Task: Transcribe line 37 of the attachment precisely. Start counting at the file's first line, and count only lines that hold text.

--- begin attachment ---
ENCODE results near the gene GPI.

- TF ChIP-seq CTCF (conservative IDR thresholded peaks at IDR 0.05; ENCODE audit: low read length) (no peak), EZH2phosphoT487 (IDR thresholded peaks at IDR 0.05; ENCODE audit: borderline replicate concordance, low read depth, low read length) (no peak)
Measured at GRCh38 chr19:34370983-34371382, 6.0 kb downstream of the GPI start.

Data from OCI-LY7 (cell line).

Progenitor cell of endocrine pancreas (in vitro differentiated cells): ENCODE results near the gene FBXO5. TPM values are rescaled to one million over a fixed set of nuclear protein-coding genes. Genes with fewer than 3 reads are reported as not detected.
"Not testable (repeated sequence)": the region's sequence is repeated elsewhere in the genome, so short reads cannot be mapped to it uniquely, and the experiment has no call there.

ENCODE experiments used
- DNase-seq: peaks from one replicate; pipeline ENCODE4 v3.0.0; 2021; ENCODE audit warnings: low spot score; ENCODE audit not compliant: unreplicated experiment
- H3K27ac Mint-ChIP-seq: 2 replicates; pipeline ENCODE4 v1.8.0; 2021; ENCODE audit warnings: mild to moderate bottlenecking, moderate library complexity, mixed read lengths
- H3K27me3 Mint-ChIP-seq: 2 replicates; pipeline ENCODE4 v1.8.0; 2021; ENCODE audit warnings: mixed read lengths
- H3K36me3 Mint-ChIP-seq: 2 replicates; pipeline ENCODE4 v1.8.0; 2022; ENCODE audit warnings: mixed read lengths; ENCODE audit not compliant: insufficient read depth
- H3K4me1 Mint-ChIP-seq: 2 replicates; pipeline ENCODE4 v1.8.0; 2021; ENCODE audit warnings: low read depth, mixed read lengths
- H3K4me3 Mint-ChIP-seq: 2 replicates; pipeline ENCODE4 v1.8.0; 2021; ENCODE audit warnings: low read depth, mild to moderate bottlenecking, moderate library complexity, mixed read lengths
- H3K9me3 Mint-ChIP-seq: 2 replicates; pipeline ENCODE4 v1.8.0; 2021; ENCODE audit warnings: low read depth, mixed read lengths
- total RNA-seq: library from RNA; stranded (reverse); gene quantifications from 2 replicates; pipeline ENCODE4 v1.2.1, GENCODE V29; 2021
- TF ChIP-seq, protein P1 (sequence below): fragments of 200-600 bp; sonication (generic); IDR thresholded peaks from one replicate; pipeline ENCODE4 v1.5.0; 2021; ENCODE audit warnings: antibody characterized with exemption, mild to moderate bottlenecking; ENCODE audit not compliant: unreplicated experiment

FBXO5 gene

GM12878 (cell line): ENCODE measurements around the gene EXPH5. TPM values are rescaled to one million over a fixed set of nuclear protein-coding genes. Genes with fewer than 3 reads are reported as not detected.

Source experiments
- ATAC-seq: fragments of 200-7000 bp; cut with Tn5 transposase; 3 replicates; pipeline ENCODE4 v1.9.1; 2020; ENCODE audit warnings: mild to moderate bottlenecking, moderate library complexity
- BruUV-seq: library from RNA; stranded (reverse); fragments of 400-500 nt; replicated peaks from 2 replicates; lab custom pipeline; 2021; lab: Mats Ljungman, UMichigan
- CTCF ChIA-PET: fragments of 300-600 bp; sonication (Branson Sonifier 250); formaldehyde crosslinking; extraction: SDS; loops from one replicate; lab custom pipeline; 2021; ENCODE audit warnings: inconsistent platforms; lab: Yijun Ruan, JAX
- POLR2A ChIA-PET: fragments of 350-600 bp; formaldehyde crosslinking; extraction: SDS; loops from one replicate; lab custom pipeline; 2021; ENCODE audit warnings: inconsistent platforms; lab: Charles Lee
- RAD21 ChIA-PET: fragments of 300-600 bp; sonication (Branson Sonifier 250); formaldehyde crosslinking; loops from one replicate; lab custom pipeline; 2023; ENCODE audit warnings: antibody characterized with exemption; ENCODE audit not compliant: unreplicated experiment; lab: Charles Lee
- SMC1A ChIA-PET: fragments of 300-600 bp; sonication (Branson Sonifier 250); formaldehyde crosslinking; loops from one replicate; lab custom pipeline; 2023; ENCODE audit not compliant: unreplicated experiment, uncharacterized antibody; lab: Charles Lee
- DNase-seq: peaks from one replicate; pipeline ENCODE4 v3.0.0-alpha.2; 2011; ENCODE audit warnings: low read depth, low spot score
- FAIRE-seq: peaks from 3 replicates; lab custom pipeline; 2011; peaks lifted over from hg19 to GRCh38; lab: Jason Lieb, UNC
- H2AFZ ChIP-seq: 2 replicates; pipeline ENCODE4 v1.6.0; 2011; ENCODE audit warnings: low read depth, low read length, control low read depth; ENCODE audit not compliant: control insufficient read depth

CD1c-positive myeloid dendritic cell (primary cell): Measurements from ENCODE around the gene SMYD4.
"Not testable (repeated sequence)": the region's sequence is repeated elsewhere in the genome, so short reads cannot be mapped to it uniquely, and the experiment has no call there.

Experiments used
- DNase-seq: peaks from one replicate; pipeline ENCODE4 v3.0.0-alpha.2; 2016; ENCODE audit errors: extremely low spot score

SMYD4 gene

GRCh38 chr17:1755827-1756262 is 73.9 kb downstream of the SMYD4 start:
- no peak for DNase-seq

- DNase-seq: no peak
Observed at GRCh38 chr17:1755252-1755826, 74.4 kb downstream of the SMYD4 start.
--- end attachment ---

Observed at GRCh38 chr17:1755252-1755826, 74.4 kb downstream of the SMYD4 start.